Sign of a Nation, Great and Strong

Sheboygan Press (Sheboygan, Wisconsin) Jun 14, 1947

Our American Flag

Our flag has valor for stripes of red,
A gruesome symbol of the blood shed
To preserve precious freedom of speech,
Right in public assembly to preach.

Pureness of purposes the white shows,
Gives the choice of religion which grows
As we worship in the church we choose,
Nothing that is right do we refuse.

The blue is for courage, loyalty
Of women left behind, royalty
Brave, to whom the war will never end,
Vets’ broken bodies, spirits, they mend.

Stars for states that love, honor, our flag,
A grand symbol, not only a rag,
In service blue ones in windows hung,
Were gold, when taps for heroes was sung.

The American Flag, red, white, blue,
As it waves up high for me or you,
Represents the best of life’s treasure,
Privileges so great none can measure!

(Melitta Foeste King)

Sheboygan Press (Sheboygan, Wisconsin) Jun 13, 1959

Sheboygan Press (Sheboygan, Wisconsin) Jun 14, 1945

Observing Flag Day

Ample opportunity will be afforded Sunday for the public to participate in observance of Flag Day.

The people will be paying homage Sunday for the last time — officially — to the 48-star flag. It is the standard the people have known longest — since Arizona was admitted to the Union in 1912. The 48-star flag will be superseded on July 4 by a new flag recognizing Alaska as the 49th state. The life of the new standard will be brief. On July 4, 1960, it will be replaced by a flag with a 50th star for Hawaii.

Display of the new flag would be improper before Independence Day, but after that day the 48-star emblems will not be discarded. The White House announced early this year that “with limited exceptions, agencies of the federal government will continue to display the 48-star flag so long as it is still in good condition.”

Observance of Flag Day dates back to June 14, 1885, when Dr. Bernard Cigrand, then a 19-year-old teacher at the Stony Hill school near Wauheka and Fredonia in Ozaukee County, had his students write themes on the subject of the American Flag. The next year he proposed that the day be observed nationally. However, it was not until 1916 that President Woodrow Wilson issued an official Flag Day proclamation.

In observing Flag Day, it would be well to note that a number of countries have adopted the Red, White and Blue in tribute to the encouragement given them by the United States in their efforts to gain independence. This is particularly true in regard to the Republics of Liberia, Cuba, Panama, and the Philippines. Each of these independent nations directly owes its existence to the fact hat such a course was fostered by your country. As a result, their flags derive from the Stars and Stripes of the United States.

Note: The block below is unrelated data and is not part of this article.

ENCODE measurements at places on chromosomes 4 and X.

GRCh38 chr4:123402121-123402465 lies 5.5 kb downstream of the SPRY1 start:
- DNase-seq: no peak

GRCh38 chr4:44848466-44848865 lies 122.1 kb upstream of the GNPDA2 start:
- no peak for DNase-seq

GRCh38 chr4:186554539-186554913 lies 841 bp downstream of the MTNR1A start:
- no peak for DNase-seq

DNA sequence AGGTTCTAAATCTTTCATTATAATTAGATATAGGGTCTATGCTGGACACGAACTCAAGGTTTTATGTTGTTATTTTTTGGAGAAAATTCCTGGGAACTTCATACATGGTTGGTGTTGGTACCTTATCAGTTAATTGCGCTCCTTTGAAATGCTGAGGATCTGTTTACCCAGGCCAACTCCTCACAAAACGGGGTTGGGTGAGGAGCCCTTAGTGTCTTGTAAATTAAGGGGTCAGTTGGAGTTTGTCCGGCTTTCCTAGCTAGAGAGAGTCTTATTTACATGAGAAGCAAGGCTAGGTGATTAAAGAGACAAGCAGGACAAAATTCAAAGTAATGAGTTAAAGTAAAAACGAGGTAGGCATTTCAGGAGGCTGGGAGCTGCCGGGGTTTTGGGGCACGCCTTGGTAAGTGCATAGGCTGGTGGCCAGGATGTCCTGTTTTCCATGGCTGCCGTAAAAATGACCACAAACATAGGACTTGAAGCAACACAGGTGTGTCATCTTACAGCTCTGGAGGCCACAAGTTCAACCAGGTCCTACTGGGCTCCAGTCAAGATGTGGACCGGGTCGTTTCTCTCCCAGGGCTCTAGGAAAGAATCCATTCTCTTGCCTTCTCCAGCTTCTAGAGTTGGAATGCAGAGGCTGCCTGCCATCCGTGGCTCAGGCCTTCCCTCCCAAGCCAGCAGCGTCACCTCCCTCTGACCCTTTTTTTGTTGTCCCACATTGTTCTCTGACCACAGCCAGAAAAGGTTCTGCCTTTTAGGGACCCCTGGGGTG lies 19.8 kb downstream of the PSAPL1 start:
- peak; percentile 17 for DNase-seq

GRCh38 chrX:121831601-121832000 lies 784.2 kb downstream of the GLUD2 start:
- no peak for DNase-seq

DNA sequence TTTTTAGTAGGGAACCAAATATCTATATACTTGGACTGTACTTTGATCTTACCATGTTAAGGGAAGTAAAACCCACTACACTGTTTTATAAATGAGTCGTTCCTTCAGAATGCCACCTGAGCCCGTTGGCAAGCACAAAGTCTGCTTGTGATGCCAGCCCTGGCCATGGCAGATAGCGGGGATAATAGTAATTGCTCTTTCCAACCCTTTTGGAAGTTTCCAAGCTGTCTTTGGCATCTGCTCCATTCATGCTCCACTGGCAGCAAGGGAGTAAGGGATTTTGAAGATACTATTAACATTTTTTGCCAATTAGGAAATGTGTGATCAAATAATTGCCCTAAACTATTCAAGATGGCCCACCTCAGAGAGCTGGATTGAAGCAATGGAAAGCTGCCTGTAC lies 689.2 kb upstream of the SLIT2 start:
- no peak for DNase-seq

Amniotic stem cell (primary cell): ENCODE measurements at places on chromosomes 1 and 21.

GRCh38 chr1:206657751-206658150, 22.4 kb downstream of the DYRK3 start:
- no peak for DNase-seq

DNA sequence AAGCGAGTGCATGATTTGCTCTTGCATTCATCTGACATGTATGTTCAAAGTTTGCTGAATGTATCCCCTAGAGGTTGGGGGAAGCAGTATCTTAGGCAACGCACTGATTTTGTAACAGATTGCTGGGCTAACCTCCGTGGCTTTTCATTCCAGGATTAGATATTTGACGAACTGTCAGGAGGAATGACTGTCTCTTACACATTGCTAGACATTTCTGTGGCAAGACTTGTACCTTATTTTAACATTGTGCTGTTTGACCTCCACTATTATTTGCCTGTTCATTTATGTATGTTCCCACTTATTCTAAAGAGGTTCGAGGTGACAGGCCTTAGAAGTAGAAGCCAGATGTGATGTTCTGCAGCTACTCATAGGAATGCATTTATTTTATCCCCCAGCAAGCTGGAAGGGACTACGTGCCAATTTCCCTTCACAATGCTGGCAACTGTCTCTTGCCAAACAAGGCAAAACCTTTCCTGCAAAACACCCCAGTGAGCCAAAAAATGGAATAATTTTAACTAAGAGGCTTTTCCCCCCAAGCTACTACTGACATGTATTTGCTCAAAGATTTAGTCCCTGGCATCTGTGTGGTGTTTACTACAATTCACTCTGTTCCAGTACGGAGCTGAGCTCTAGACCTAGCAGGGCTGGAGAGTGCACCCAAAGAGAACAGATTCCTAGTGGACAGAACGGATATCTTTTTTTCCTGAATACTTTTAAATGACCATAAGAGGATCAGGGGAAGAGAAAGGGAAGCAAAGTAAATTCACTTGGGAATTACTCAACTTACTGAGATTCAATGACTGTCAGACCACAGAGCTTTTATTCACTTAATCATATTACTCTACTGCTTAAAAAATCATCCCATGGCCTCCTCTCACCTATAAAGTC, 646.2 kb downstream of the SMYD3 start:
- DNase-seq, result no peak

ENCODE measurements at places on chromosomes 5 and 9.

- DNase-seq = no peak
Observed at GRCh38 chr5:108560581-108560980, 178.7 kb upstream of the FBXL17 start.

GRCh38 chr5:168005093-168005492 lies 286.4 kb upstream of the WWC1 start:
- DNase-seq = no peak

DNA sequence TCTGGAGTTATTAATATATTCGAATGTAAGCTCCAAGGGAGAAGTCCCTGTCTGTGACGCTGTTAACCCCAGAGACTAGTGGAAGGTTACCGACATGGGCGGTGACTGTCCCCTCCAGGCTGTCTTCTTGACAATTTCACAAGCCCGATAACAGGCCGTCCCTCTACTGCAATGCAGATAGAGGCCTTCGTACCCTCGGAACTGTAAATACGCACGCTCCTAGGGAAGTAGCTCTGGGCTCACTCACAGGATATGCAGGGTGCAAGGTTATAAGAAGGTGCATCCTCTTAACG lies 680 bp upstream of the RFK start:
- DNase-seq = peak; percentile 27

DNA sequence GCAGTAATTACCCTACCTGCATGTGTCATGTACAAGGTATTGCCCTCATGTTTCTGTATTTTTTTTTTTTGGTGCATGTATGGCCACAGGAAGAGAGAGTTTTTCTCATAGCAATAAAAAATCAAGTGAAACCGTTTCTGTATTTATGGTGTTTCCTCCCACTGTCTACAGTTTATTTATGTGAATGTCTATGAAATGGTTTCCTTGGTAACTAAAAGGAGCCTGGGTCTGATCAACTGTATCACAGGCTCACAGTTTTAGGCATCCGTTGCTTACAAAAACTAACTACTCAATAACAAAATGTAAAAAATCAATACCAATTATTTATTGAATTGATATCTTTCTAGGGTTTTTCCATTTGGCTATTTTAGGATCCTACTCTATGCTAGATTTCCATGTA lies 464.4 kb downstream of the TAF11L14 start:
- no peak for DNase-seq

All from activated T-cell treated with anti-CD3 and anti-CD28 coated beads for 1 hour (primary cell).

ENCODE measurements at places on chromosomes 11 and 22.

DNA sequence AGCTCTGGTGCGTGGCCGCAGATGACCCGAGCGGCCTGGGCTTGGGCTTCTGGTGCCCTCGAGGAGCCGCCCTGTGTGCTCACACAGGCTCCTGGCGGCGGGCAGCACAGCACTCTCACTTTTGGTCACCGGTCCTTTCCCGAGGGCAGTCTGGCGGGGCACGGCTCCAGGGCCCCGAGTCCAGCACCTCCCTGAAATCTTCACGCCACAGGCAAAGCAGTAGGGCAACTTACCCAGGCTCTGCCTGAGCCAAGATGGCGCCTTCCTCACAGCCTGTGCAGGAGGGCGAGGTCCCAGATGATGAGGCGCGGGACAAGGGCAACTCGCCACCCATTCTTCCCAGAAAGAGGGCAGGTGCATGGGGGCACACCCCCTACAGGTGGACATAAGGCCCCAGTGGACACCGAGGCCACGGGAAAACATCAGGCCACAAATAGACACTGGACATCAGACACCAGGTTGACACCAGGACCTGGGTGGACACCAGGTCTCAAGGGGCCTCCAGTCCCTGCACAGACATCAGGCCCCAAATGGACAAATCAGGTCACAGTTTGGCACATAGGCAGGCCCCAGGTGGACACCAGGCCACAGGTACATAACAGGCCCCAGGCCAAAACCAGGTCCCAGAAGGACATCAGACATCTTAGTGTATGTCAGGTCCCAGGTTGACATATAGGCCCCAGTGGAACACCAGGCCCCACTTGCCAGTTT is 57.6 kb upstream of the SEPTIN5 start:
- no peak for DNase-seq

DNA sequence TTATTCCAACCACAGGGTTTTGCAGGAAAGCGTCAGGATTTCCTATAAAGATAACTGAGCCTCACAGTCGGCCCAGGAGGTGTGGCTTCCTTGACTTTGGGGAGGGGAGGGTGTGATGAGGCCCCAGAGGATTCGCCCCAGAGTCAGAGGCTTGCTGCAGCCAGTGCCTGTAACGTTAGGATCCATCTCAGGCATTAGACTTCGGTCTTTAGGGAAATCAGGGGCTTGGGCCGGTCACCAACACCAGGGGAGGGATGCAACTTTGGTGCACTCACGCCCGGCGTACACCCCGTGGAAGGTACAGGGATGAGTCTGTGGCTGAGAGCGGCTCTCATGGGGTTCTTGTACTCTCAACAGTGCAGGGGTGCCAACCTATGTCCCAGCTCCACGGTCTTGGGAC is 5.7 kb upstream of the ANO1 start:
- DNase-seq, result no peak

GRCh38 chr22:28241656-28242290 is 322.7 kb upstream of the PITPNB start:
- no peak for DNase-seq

The refusal of Spain to withdraw troops from Cuba led to occupation of the island by American forces. After the defeat of the Spanish in 1898, American military rule continued only long enough for the Cubans to adopt a constitution and elect their first congress. This congress met for the first time in 1902.

Granting full freedom for the Philippines was more recent. It took two wars to wrest the Filipinos from Spanish and later Japanese rulers. They obtained full freedom in 1946, shortly after World War II, and at a time when the Russian Communists were destroying freedom in such countries as Latvia, Lithuania, Estonia, Poland, Czechoslovakia, and large parts of the Balkan area.

The red, white and blue flags of these countries provide the answer to the claims of Russian Communists that our country is imperialistic. Further answer is found in this country’s favorable attitude toward efforts of other areas to gain independence.

Thus, in paying tribute to the U.S. Flag tomorrow, we will be recognizing not only the freedoms enjoyed in our country but in other republics as well.
As in previous years, Flag Day ceremonies will be held at the Cigrand memorial in Waubeka early Sunday afternoon and at the restored Stony Hill schoolhouse at 4:30 p.m. Locally, a special Flag Day program has been arranged by the Sheboygan Lodge of the Elks, beginning at 1 p.m. with a motorcade from intersection of 8th Street and Ontario Avenue to the Elks Club at 1943 Erie Ave.

We are also reminded that display of the flag throughout the community will be an important contribution to the observance of Flag Day.

Sheboygan Press (Sheboygan, Wisconsin) 13 Jun 1959

Appleton Post Crescent (Appleton, Wisconsin) Jun 14, 1922

Let’s Read About — Old Glory

Let’s read about OLD GLORY,
As often as we can —
It’s fascinating history,
A thrill packed story,
For every American.

Let’s read about OLD GLORY,
The story of her birth —
Man’s boundless faith
In Men of fate —
Born to glorify the earth.

Let’s read about OLD GLORY,
And meet those noble souls
Who night and day
Fought all the way . . .
Immortalizing their roles.

Let’s read about OLD GLORY,
And learn on what blest morn
George told Betsy what to do
With stars and stripes, and know
How our GRAND FLAG was born.

Let’s read about OLD GLORY,
And the Freedoms she unfurls —
Freeing King and Slave
From a coward’s grave . . .
In both worlds.

Let’s read about OLD GLORY,
As often as we can —
A blood and thunder history
For Liberty and Democracy,
The glory of every American.

ELIO ORFEO CENCI
April 6, 1948
High Falls, N.Y.

Kingston Daily Freeman (Kingston, New York) Apr 16, 1948

About Bernard J. Cigrand:

Sheboygan Press (Sheboygan, Wisconsin) Jun 14, 1945

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Read more: The National Flag Day Foundation

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Sheboygan Press (Sheboygan, Wisconsin) Jun 14, 1947

We are fortunate, indeed!

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